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Biohacking: Merging DNA Results from 23andMe and Ancestry

The two most popular genetic testing services Ancestry.com and 23andMe are testing a similar number of genetic variations. They are both close to ~630,00 SNPs (Single Nucleotide Polymorphisms). However, they are not testing for the exact same SNPs. This means with the reduced cost of genetic testing ($70 from either service) we can collect data from both services and learn a bit more about ourselves. The challenge with this is comparing the data from two different sources. This post will explain how we can view the results in a standardized format and even merge the data into one friendly view.

Promethease is an incredible resource that links right to the most relevant clinical studies and SNP explanations. The service costs ~$10 as a one time fee and let’s you work with multiple RAW DNA files which means you can not only run all of your own results through this system, but you can help your friends and family who are not technical enough to process their own files.

Here is a technique for processing two seperate reports through Promethease and ending up with a nice clean spreadsheet view of your data:

  • Download Raw Data files from 23andMe and Ancestry.com:
    • 23andMe – Tools –> Raw Data –> Browse and download your raw genetic data
    • Ancestry.com – DNA –> DNA Results Summary –> Settings –> Download Raw DNA Data
  • Go to Promethease.com and upload the raw data files one at a time.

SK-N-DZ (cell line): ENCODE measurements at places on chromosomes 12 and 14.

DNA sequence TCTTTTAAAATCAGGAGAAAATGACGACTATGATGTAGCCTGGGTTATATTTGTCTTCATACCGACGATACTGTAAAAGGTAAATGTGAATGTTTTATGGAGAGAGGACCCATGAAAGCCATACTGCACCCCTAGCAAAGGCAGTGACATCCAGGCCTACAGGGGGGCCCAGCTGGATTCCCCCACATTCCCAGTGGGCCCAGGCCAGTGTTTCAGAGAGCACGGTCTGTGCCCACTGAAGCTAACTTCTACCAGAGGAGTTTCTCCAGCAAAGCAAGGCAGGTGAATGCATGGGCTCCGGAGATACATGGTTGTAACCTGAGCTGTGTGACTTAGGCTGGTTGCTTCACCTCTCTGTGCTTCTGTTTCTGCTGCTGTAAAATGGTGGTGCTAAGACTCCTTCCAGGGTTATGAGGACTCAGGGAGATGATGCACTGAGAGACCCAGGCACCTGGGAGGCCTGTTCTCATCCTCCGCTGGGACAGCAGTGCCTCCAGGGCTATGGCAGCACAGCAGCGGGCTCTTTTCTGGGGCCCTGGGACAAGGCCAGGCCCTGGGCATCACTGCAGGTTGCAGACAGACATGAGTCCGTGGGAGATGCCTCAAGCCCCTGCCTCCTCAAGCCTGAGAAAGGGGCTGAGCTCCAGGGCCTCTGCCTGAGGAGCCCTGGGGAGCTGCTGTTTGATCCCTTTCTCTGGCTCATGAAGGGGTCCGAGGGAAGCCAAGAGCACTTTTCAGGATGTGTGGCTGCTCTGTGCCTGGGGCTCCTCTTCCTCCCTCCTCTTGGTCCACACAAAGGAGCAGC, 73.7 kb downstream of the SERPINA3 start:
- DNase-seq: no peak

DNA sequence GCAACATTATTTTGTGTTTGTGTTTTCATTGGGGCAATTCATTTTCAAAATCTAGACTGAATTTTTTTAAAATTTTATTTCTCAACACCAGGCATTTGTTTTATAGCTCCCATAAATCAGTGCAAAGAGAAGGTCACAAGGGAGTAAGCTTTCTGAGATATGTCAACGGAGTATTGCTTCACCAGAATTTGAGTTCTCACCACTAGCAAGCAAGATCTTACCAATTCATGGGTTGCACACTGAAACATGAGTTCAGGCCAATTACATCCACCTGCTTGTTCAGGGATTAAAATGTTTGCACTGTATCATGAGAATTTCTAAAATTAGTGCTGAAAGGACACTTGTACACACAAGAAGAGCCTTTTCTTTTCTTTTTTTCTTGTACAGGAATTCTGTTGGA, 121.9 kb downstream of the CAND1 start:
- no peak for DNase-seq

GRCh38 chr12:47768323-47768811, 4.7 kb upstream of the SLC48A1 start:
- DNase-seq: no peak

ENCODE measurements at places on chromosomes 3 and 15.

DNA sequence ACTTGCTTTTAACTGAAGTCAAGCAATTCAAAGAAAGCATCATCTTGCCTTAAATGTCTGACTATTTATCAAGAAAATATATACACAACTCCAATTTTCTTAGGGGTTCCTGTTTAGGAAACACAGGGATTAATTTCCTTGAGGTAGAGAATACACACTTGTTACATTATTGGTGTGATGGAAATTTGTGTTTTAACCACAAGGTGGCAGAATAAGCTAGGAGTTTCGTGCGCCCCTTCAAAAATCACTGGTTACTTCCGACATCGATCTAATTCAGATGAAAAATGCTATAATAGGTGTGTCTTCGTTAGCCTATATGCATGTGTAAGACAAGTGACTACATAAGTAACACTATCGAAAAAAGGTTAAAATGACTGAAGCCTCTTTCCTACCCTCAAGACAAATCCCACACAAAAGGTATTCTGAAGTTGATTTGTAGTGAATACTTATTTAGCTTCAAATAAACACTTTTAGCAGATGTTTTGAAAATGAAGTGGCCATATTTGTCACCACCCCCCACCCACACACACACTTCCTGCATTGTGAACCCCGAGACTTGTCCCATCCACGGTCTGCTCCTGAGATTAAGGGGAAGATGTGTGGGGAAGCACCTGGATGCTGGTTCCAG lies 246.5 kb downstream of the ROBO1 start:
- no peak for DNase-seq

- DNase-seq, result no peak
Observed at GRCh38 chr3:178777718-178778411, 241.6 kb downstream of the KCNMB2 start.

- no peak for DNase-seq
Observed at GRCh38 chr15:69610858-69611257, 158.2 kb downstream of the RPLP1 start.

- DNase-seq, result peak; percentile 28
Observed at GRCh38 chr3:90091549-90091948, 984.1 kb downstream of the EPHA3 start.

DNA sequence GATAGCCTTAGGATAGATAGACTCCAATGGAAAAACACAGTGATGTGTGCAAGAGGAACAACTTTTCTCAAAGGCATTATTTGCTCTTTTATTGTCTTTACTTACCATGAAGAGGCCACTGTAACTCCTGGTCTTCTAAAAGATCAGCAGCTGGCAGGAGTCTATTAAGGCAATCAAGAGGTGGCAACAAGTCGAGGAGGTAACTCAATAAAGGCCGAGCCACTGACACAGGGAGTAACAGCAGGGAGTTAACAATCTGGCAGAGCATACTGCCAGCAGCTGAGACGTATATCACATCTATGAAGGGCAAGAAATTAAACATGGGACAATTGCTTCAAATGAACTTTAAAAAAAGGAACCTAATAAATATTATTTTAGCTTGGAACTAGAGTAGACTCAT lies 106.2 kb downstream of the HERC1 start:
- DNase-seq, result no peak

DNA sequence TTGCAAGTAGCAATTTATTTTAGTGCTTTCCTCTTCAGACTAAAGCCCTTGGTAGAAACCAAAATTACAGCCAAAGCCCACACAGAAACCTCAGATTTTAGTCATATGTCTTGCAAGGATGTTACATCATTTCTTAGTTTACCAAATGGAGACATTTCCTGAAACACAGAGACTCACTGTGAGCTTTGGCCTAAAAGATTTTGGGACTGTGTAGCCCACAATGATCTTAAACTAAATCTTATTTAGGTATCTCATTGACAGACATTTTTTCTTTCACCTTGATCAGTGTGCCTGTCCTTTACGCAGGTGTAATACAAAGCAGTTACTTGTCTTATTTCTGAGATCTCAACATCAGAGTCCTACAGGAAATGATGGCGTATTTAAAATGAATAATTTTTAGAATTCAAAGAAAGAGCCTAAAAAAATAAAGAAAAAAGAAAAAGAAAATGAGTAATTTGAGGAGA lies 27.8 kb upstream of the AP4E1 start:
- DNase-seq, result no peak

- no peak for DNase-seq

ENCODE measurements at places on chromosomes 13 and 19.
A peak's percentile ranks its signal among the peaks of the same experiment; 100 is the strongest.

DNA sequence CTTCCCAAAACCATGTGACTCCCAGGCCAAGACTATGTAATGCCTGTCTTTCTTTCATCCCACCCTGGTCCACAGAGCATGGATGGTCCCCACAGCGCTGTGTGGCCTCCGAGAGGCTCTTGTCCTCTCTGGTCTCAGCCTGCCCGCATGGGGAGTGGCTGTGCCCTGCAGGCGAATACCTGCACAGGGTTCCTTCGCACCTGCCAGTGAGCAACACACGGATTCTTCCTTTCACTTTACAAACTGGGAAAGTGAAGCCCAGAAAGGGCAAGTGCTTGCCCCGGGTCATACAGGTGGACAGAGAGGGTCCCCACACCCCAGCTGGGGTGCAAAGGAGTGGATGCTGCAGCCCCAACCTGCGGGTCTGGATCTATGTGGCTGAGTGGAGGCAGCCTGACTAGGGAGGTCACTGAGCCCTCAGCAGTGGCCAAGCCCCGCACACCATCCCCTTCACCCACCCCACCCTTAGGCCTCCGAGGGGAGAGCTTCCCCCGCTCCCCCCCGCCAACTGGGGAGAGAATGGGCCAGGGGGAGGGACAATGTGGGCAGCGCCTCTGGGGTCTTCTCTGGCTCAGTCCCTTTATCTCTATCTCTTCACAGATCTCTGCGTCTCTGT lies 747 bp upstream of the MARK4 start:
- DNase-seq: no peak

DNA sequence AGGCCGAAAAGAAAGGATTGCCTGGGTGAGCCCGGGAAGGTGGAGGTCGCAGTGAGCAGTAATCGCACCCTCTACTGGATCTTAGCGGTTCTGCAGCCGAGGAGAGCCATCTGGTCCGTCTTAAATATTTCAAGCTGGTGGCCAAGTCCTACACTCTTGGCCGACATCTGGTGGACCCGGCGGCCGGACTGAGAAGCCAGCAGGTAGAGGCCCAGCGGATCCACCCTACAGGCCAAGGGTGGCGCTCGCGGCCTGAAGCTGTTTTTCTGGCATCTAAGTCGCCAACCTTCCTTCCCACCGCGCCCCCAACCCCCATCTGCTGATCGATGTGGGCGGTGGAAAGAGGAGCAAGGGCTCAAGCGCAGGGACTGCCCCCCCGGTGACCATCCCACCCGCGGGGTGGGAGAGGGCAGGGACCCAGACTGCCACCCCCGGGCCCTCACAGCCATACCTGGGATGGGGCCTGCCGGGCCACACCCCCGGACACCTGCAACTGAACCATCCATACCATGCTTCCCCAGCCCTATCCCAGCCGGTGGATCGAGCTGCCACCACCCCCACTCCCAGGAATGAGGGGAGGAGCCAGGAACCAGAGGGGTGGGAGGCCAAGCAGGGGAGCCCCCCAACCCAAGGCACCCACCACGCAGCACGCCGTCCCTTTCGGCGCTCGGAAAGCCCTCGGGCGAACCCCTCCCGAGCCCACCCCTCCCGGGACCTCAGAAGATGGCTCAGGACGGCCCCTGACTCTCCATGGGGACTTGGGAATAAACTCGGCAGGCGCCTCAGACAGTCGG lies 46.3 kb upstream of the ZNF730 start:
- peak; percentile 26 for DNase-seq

• Once uploaded each file can be managed. Use the three vertical dots on the right and select ‘View report’.

 

  • Use the “Table” button in the top right (circled below) to generate a report. This will take several minutes and nothing will appear to be happening. Be patient.

 

  • The Promethease format is pretty unusable as they try and present 10 lines at a time for 24,653 entries. I suggest exporting the data into a CSV by hitting the button at the top.

 

  • At this point we can repeat the above steps for generating a similar CSV file for Ancestry.com.
  • Once both CSV files are in place we can open them in Google Sheets for line by line comparison. This is a much easier view to compare two DNA results with the studies ordered by magnitude and single line summaries.

Merging Ancestry and 23andMe Data

There is another approach which uses a ruby script to merge the raw data files from 23andMe and Ancestry.com. The resulting file can be read by a subscription service called livewello. This service costs $6 a month and offers the clearest explanations of any service I have used of just what this data means to you and possible steps you could take to manage health issues.

  • Let’s start with merging the 23andMe and Ancestry files with the ruby script. Simple save the script to a file and run it against both raw data files using this command:

ruby merge_dna_files.rb 23andMe.txt Ancestry.txt > 23andMe-Ancestry-2018-merge.txt

  • The resulting file from STDOUT “23andMe-Ancestry-2018-merge.txt” can be uploaded  to livewello. I’ve tried many DNA services and they often gag on this merged file upon upload. 

  • At this point we can review the four types of health reports which are combing DNA SNPs from both genetic services. Here is an example of a single SNP about my B12 levels being compromised.

 

 


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